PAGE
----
Data trove shows U.S. doctors reap millions from Medicare
NEW YORK (Reuters) - In 2012, an enterprising ophthalmologist in south Florida received $20.8 million in Medicare payments, the highest amount the government health plan for the elderly paid an individual provider that year, according to a preliminary analysis of federal data.
A family-practice doctor in Maryland may have received an average of more than $86,000 per patient that year, according to a Reuters review of the data. And a California laboratory apparently received $190 million, the most Medicare paid a single entity in 2012.
After decades of litigation and over the strenuous objections of the American Medical Association, the leading U.S. doctors group, the federal Centers for Medicare and Medicaid Services (CMS) on Wednesday made public for the first time how much Medicare pays individual doctors.
The massive data release, totaling nearly 10 million lines, also includes which medical services each of more than 880,000 physicians and other healthcare providers nationwide billed Medicare for in 2012.
"While the data are not perfect, this is a major milestone in healthcare transparency," said cancer surgeon Marty Makary of Johns Hopkins School of Medicine, whose 2012 book, "Unaccountable," argues for making public more information on doctors and hospitals.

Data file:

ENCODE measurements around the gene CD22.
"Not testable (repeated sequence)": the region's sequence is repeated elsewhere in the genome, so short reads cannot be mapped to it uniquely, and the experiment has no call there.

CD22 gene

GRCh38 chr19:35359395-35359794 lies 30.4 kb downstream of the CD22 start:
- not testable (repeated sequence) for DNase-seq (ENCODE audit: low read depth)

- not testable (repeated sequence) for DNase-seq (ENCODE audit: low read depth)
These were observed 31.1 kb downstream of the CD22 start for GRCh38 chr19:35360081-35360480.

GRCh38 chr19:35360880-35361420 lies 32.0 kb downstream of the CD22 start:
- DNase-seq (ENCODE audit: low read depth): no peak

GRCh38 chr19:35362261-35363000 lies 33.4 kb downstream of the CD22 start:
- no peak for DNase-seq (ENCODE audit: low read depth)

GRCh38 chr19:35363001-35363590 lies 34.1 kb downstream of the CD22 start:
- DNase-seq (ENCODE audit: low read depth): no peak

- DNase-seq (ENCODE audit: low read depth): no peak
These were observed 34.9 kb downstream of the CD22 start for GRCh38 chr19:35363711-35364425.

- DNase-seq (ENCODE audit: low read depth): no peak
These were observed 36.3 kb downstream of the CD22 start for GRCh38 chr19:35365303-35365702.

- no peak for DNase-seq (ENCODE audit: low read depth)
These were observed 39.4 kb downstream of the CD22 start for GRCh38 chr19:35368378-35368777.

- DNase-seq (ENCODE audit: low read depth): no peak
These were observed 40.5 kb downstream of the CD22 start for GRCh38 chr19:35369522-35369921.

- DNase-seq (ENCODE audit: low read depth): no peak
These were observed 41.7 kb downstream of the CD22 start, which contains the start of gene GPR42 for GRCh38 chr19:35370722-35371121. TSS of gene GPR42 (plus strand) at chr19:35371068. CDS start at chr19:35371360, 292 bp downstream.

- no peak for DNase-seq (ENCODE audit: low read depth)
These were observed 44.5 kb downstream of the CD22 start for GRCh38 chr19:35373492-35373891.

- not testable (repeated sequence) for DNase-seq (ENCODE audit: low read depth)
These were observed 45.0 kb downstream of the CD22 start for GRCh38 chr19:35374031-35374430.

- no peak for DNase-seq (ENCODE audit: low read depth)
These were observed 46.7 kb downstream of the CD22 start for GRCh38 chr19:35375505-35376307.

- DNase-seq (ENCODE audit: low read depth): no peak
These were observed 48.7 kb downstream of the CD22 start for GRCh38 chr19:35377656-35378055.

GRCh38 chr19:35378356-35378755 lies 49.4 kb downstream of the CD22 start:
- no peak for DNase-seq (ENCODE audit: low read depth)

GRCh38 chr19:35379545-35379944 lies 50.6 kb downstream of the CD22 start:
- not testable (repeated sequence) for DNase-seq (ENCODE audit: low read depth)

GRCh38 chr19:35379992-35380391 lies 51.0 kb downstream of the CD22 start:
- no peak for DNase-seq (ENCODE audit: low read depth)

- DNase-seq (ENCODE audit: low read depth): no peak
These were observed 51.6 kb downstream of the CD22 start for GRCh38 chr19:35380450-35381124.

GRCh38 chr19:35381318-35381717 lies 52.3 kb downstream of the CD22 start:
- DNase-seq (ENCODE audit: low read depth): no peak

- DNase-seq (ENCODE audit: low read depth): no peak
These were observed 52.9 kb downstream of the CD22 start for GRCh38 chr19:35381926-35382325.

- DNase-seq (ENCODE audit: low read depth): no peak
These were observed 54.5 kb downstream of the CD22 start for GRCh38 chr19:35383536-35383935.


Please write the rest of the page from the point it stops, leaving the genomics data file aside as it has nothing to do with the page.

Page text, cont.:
In addition to allowing patients to see which doctors perform a particular procedure most frequently - often a proxy for expertise in rare and difficult surgeries such as colon operations - the data are expected to offer a roadmap to where waste and fraud are most rampant not only in the Medicare program but throughout the American healthcare system.
"If you see that a doctor is doing a procedure hundreds or thousands of times that should be done only on a small number of patients, you wonder," said Dr. John Santa, medical director of Consumer Reports. "Are they committing fraud by billing for something they're not actually doing, doing unnecessary procedures because they're greedy, or do they practice someplace where so many people need the procedure?"
Medicare paid physicians, physical therapists, nurse practitioners, chiropractors and other individual providers $77 billion in 2012. About two-thirds of Medicare's total $540 billion in payments that year went to hospitals and most of the rest to prescription drugs.
The providers on the list all participate in Medicare Part B, which covers services from eye exams and physical therapy to knee replacements, cataract surgery and CT scans.
Doctors are not required to accept Medicare, which covers some 50 million elderly and disabled Americans, but most do. Excluding pediatricians, 91 percent of U.S. doctors accept new Medicare patients, according to a 2013 report from the Kaiser Family Foundation, and even more continue to see existing Medicare patients.